This started when I was given a set of books about life as a girl in various Native American tribes by my grandmother. Each book described a different tribe or group of tribes - one was about the Eastern seaboard, one about the Plains, one about the pueblos of the Southwest, etc. They were very detailed about type of dress, jewelry, food, daily life, etc., and had wonderful artwork. I can still picture the illustration in one of the Pueblo books about the girl gathering multi-colored corn and then having to climb up the outer walls of the pueblos using only finger and toe-holds to take the corn to her mother for grinding. Between those books and several childhood trips to Bandelier and Mesa Verde, I've always had a fascination for Native American history.
So, I was really excited to learn that there were ruins that were easy to visit along the route that we would take from the Grand Canyon to Sedona. The place is called Wupatki and even though the high winds were still making it difficult to be outside for too long, I just had to stop and check things out.
Here's an initial view of this large, multi-room location taken from the deck of the visitor's center.
This view shows a large circular structure that the materials say was most likely used for large group gatherings and/or ceremonies. There is a smaller circular structure off to the right (out of the photo) that is thought to be a ball court.
Here's a slightly more up close view of the main section. Would you believe that the first park rangers had to live in portions of these ruins in the 1930's? And they were charged rent for it, too! Their rooms were located on the back side of the tallest structure in the top left of the photograph.
It's pretty ingenious how all the stones are fit together and held in place with clay mortar so that this much of the structure still remains standing today. Information at the visitor's center indicated that the men put the stones in place, but the women were master potters and therefore had the knowledge about the clay so they were the ones in charge of applying the mortar. The women did most of the cooking and childcare, but the men did the weaving.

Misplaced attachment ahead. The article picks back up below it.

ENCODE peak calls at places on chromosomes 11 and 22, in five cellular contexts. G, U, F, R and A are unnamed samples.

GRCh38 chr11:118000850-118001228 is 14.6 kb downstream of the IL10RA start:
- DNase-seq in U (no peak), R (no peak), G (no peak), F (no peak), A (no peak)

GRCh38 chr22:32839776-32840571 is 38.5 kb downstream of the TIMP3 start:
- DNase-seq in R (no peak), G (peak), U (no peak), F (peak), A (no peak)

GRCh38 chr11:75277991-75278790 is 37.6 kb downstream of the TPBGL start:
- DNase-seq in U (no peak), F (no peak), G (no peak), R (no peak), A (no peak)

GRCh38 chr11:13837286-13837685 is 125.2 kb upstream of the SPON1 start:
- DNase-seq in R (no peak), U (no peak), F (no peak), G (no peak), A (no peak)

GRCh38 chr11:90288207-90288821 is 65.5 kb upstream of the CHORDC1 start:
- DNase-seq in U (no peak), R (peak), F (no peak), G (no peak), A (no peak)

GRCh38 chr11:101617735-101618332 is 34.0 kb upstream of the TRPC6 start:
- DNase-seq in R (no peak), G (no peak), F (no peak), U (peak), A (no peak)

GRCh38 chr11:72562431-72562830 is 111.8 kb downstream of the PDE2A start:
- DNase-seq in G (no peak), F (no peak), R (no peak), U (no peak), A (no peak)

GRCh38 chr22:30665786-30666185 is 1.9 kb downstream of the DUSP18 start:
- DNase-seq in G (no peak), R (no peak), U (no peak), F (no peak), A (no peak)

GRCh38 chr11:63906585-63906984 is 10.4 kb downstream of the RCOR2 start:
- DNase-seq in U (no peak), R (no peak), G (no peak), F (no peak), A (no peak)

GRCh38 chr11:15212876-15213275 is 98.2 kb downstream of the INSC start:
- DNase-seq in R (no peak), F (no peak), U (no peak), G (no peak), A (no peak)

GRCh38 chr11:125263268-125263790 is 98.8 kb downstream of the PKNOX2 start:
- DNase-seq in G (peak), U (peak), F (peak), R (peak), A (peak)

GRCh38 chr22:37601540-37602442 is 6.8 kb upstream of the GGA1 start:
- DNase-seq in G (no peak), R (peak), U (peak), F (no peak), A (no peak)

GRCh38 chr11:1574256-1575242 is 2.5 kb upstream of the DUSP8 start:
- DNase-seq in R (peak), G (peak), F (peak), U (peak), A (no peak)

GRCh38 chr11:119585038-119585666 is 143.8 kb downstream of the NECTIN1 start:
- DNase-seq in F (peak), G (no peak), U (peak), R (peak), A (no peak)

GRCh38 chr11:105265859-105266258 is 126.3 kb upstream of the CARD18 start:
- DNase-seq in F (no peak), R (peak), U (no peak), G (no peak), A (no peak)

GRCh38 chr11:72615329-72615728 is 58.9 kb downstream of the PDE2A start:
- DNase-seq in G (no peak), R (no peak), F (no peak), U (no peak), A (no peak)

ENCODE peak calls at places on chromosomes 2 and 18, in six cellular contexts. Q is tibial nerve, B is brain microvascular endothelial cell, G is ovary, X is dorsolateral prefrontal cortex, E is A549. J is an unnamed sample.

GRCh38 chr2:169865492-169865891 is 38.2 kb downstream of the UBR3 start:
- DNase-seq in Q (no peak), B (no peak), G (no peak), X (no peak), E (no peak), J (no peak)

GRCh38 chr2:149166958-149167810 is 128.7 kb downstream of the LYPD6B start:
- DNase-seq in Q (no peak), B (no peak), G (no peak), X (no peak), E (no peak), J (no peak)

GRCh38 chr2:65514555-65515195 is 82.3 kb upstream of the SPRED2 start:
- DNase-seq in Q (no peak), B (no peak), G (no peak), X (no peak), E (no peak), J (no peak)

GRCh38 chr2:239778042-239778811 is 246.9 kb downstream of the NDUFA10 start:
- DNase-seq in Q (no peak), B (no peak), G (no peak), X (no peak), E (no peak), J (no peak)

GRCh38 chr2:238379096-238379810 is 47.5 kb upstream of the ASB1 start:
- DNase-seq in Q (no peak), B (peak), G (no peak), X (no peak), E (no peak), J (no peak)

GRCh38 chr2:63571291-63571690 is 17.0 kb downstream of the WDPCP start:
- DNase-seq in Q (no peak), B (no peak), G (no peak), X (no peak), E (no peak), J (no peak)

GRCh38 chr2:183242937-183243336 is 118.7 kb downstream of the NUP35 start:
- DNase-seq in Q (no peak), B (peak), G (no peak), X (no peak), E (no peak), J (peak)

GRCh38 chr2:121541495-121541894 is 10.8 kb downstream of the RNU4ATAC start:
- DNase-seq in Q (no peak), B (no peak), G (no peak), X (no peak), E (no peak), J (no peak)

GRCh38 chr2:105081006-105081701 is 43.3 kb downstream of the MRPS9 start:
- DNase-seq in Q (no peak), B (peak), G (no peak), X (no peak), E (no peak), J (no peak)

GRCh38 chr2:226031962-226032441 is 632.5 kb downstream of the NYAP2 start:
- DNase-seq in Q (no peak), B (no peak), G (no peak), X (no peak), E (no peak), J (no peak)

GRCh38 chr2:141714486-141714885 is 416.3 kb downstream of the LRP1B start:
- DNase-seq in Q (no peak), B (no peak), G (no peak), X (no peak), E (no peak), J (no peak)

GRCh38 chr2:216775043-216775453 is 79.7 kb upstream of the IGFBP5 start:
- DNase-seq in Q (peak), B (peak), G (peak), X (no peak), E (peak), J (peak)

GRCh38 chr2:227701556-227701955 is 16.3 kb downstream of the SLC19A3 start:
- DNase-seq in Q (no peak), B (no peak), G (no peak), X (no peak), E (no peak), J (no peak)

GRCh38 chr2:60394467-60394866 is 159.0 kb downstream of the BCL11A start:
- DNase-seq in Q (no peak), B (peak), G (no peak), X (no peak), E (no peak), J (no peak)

Mortar stones used for grinding corn.
Continuing further south on the detour that contains these ruins, you can stop off at Sunset Crater National Monument. I had intended to do this, but we had already done the Watchtower and Wupatki and still had 1-2 hours to drive to Sedona and between everyone getting tired and me not wanting to drive through Oak Creek Canyon (twisting, two-lane, mountain road approach to Sedona) in the dark, we ended up deciding to pass on hiking up to the crater. I did get the quick reward of seeing a pair of Steller's Jays flit in front of my car just as we were leaving the visitor's center, though. Super bright blue and so pretty!
Next stop...the red rocks of Sedona!
P.S. I promise this is all about to become bead-related in some future posts so don't give up on me yet!